On the north wall, on the exterior of the chancel, there are three gargoyles.[14] A drainage system for rainwater has been integrated into the gargoyles.



The monument to Anne Ragdale, dated 1768.

The listing of St. James' Church makes reference to five monuments (or memorials) in the church[3], however earlier historical references, notably John Throsby's 1790 Thoroton's History of Nottinghamshire[15], state there were, previously, a greater number of memorials. In the nave there are a total of three memorials: There is a monument to John Bosworth, dated 1832 and another to Elizabeth Cox, dated 1833.[3] There is a further memorial to Anne Ragdale, the late wife of the rector John Ragdale, dated 1768.[3] Anne Ragdale's monument consists of an inscription tablet flanked with two fluted pilasters on either side, with a cornice capped by a decorative urn[3].

Within the chancel there are two further memorials: There is a monument to Frances Willoughbie, dated 1606, decorated with strapwork containing a kneeling female figure at a lectern.[3] Frances Willoughbie, the daughter of William Walkeden, died in 1606 having firstly married Gilbert Willoughby, and secondly Peter Columbell, of Barley Dale, Derbyshire.[10] There is another memorial to William and Susanna Willougby, dated 1636, the monument consists of an inscription; capping the inscription tablet are two kneeling figures.[3]

References in literature[edit]

John Throsby's Thoroton's History of Nottinghamshire, published in 1790, refers to the monument of Anne Ragdale in his section on the village. John Throsby makes disapproving remarks on the glowing inscription of the monument[8]:

And a large tablet to the memory of a late rector's wife, who died in 1768. She might deserve a good character; but the flattering inscription, intending to display her virtues, &c. is the most fulsome stuff I ever beheld: When all the goodness and perfections of the CREATOR are ascribed to his creature's, how offensive must it be to him who gave us being? Do the catholics offend us with their images of saints, their crucifixes, and their beautiful scriptural paintings in their places of worship? And should we suffer in our protestant churches, disgraceful inscriptions of mortals, whose characters are given, as it should seem, to vie with that of the ALMIGHTY?--- Within and without, this church bears evident marks of antiquity.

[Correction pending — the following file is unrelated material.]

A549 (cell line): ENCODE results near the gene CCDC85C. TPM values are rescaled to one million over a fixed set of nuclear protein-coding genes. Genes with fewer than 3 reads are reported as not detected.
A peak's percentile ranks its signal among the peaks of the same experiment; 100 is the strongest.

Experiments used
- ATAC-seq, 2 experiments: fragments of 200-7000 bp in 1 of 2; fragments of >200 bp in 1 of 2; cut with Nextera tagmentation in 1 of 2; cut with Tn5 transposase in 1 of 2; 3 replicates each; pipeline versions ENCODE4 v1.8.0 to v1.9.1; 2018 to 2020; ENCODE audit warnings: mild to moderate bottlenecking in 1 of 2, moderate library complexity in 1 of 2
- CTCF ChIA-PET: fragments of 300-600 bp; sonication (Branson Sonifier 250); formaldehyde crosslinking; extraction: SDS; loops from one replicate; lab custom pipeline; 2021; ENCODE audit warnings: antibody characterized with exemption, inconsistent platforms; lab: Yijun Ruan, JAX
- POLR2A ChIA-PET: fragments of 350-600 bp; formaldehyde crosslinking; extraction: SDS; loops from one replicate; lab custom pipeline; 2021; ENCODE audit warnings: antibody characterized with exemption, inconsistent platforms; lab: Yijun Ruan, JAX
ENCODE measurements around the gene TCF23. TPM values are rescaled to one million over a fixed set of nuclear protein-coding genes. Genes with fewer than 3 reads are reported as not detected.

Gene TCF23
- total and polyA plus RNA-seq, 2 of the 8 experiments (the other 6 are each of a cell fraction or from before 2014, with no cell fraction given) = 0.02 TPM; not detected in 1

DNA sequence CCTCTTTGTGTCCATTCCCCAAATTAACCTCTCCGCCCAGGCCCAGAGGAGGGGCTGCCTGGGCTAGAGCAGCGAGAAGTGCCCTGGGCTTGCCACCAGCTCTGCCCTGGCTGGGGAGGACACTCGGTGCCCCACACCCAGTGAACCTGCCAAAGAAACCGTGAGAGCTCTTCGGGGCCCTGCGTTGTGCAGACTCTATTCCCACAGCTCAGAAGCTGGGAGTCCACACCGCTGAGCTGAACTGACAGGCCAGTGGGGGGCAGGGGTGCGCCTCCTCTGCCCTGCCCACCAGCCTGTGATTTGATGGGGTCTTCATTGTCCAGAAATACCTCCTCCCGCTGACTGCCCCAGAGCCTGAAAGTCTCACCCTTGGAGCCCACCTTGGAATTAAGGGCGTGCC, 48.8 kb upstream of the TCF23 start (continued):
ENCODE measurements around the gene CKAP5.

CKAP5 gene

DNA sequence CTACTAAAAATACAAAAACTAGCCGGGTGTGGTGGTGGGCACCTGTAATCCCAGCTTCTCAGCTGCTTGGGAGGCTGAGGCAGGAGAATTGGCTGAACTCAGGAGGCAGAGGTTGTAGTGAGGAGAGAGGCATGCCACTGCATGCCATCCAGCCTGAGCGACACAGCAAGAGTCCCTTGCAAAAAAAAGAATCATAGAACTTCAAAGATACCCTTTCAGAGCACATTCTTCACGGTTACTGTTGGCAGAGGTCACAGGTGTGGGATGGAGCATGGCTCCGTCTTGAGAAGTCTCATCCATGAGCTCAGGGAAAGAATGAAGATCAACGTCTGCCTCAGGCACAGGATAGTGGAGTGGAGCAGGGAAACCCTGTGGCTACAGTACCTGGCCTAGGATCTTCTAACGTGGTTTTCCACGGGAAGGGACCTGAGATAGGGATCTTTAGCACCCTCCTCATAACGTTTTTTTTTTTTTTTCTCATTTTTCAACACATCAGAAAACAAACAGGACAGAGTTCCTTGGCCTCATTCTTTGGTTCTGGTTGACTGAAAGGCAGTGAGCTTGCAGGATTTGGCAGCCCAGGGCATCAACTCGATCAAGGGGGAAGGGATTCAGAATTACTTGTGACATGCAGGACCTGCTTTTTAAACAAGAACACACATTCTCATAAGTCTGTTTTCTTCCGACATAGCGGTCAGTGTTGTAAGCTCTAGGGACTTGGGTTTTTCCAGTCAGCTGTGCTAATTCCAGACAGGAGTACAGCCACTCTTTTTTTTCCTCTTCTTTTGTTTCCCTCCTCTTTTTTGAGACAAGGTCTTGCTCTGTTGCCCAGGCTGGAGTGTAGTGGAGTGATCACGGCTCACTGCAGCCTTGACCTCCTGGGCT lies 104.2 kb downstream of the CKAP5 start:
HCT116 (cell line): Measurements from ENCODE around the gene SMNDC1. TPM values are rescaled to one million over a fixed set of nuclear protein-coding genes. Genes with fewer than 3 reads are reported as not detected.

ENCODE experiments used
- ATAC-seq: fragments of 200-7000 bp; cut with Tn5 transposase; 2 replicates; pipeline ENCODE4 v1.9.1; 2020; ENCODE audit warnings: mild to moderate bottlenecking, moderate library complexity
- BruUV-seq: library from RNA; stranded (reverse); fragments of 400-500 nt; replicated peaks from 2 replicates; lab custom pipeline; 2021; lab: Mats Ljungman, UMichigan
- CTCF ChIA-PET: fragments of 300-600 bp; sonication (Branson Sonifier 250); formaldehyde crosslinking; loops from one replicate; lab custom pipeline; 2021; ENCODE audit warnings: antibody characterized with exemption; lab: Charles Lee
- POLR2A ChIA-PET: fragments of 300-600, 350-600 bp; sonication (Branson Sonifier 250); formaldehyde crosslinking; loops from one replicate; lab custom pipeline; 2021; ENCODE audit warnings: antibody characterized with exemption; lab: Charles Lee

War memorial[edit]

The bronze war memorial, located on the north wall of the nave.

Within the Church there is a bronze war memorial remembering the lives of six villagers who were killed in World War One.[16]

Names on the Memorial[17]:

Samuel Ernest Burley (Sergeant in the 20th Bn Australian Infantry. Died 09 Oct 1917 aged 27)[18]

Thomas Charles Burley (Private in the 1/5th Bn Leicestershire Regiment. Died 23 Sep 1918 aged 21)[19]

George Clowes (Private in the C Sqdn Leicestershire Yeomanry. Died 13 May 1915 aged 19)[20]

Charles Archibald Evans (Rifleman in the 10th Bn King's Royal Rifle Corps. Died 29 Aug 1916 aged 22)[21]

Victor Henry Digby Mason (Private in the Leicestershire Yeomanry. Died 24 May 1915 aged 18)[22]

George Ernest Roper (Able Seaman in the Hawke Bn Royal Naval Division. Died 25 Aug 1918 aged 19)[23]

Previous clergy[edit]

An incomplete list of previous clergy[6]:

1236-?: Henry of Melsamby

c.1300-?: Walter of Gloucester

1500-?: Ralph Hedworth (also rector of Stanford on Soar)

1546-1549: Maurice Caine

1584-1628: Robert Elvington (buried within the chancel)